At Least 'The Purge' TV Series Knows Who the Real Villains Are
USA Network’s new television series, The Purge, is exactly what one would expect after seeing the first four movies in the film franchise: Schlocky, B-movie fare written on a typewriter with a sledgehammer (it is not subtle) and just violent and compelling enough to keep viewers hooked for at least a few hours, though it remains to be seen whether it can keep viewers invested over 10 hours as more series command our attention as they roll out through the fall.
The first season of the series takes place over the course of one night of The Purge — a half-day period in which the government sanctions lawlessness and murder — and at this point, The Purge itself is treated like a fact of life, like taxes and a Cleveland Browns losing season. Newscasts treat it like a routine weather pattern — “It’s gonna be a big one this year, Bob” — and the American population buys up guns like Cabbage Patch Dolls on Christmas.
It is what it is, and while the wealthy folks treat the Purge as a kind of national holiday that reinforces their place on the social hierarchy, poor folks treat it like a bad storm: Lock the door, board up the windows, grab their guns, hang tight, and hopefully wake up in the morning with all their guts intact.
Ostensibly, the advantage to a television series based on The Purge is that it will allow for more character development so that viewers get more attached to these people before their lives are put in danger or they are killed off. Based on the characters introduced in the pilot, however, I am skeptical of the show’s ability to do that: Like the satire involved, the characters are fairly one dimensional. Miguel (Gabriel Chavarria) is the good-guy Marine who returns home and goes out in search of his sister, Penelope, who has joined a cult that sacrifices themselves to The Purge for the greater good (that greater good being the need to allow the country’s citizenry to exorcise the violence from their system). After witnessing a member of the cult hacked into little pieces by ax-wielding Purgers, Penelope’s faith is shaken.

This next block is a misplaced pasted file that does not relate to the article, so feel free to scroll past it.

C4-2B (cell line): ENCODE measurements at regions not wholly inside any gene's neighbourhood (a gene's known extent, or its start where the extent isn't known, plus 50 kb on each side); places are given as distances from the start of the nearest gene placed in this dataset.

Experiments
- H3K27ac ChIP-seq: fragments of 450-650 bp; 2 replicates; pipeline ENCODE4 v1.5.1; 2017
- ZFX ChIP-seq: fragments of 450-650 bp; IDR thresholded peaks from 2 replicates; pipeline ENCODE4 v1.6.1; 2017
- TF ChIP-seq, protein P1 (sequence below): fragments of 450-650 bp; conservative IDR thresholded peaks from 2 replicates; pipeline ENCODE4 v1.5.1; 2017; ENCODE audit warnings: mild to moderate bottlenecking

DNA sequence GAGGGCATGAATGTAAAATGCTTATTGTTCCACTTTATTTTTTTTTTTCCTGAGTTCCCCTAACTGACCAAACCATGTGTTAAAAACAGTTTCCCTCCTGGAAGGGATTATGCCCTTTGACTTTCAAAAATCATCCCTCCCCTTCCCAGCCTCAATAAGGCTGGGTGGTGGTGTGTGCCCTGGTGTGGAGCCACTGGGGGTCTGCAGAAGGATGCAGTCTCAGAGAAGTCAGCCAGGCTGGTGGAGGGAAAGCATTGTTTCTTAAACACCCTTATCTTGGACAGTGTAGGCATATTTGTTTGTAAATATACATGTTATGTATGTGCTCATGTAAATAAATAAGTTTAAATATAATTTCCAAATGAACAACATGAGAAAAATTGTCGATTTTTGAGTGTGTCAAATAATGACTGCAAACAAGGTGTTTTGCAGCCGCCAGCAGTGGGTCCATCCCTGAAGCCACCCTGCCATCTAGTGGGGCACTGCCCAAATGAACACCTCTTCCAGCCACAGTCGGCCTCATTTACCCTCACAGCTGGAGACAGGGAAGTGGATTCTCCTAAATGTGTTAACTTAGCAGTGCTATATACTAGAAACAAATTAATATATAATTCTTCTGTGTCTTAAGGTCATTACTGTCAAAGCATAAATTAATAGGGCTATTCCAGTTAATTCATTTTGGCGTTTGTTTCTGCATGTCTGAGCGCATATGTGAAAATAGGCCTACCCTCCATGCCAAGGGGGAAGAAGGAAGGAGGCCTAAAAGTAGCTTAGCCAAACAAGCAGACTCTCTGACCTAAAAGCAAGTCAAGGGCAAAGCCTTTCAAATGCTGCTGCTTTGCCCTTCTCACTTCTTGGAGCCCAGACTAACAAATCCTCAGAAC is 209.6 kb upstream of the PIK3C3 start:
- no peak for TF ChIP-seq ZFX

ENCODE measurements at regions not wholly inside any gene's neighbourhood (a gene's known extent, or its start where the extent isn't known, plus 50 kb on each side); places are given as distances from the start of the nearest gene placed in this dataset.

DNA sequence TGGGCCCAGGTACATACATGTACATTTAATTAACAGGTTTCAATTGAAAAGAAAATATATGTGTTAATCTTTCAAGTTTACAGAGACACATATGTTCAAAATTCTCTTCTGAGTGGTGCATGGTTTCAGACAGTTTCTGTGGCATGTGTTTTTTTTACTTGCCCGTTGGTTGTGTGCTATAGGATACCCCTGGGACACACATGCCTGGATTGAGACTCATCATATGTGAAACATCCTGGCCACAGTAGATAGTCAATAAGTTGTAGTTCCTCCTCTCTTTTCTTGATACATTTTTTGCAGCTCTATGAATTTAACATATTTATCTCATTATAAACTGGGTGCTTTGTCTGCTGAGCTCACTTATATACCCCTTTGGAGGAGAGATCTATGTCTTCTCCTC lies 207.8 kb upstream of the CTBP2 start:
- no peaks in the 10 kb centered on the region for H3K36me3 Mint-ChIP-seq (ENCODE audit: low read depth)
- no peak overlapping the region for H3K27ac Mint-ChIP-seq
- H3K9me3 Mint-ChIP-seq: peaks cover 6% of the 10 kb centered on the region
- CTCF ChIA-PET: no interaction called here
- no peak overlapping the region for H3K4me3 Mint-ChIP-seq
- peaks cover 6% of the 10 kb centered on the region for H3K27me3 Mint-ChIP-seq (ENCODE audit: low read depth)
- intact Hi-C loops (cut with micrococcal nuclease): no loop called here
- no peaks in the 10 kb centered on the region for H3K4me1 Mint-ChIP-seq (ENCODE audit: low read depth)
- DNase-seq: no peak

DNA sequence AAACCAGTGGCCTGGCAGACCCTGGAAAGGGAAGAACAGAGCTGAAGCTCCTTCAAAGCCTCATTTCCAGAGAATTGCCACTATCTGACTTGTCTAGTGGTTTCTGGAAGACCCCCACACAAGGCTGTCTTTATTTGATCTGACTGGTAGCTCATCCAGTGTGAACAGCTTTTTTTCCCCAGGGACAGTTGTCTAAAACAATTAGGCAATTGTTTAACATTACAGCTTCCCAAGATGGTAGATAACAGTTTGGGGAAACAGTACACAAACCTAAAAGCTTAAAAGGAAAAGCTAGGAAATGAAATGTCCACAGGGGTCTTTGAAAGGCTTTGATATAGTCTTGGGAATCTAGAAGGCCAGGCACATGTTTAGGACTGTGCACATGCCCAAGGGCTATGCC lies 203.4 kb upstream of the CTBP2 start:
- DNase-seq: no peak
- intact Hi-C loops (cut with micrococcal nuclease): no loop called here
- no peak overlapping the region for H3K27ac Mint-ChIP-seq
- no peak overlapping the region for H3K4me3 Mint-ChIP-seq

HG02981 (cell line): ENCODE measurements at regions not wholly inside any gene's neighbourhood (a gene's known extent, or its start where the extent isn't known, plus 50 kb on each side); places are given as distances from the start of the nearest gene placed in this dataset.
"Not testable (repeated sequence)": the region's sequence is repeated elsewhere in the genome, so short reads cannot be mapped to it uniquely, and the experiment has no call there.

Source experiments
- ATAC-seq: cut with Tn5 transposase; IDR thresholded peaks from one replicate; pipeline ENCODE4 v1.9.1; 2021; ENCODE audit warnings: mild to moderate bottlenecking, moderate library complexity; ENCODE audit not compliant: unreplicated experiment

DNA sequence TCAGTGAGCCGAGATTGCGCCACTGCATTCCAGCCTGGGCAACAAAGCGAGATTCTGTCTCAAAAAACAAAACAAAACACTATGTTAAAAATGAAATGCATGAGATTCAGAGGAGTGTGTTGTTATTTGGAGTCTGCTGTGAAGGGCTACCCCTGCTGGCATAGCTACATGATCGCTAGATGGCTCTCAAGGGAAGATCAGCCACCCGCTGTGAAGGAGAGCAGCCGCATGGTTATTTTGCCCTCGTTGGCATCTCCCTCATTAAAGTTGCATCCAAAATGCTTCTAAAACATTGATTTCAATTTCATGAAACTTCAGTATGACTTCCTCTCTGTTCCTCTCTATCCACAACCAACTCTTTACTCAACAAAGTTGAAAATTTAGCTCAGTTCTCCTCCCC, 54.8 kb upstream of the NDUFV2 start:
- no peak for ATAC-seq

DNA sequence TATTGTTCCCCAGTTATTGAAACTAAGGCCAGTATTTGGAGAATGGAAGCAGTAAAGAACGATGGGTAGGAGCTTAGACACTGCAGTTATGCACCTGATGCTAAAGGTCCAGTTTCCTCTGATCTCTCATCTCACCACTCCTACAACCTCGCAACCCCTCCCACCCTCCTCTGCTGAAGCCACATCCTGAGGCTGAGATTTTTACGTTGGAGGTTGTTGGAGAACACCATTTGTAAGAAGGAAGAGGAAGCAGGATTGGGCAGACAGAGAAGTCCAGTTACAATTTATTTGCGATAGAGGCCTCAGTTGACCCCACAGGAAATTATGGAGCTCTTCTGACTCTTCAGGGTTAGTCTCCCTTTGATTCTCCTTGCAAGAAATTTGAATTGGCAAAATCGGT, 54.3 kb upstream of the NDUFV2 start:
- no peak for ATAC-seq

Meanwhile, Jane (Amanda Warren) works in finance and, while putting together a big deal over the course of Purge night, she decides to take out a hit on someone else in order to get ahead, and she must wrestle with her own demons over the decision. I know the least about Rick and Jenna (a married couple played by Colin Woodell and Hannah Emily Anderson) and Lila (Lili Simmons), which makes them the most intriguing, so far. Charitable do-gooders Rick and Jenna find that they’re in over their heads when they attend a fancypants ball and encounter Lila — a wealthy but rebellious woman who hangs with the pro-Purge socialite crowd — and who also happens to be a woman with whom the married couple once had a threesome. The Purge will not only test their resolve but their marriage — basically, a Lifetime movie subplot with government-sanctioned murder.
Lee Tergeson — who somehow hasn’t already appeared in a The Purge movie — plays a guy who drives around town intervening in acts of the Purge while listening to motivational tapes in his car, which sounds like the quintessential Lee Tergeson role.
There’s not a lot of meat on these bones, but that’s typical of The Purge movies: It’s a great premise that mostly fritters away its satirical possibilities but still manages to succeed by turning rich, old white dudes into villains, building them up, and then killing them off. It’s not great entertainment, exactly, but it can be very satisfying. The question is: Will viewers stick around for 10 episodes to get a fix that the movies provide in 90 minutes?
Header Image Source: USA Network
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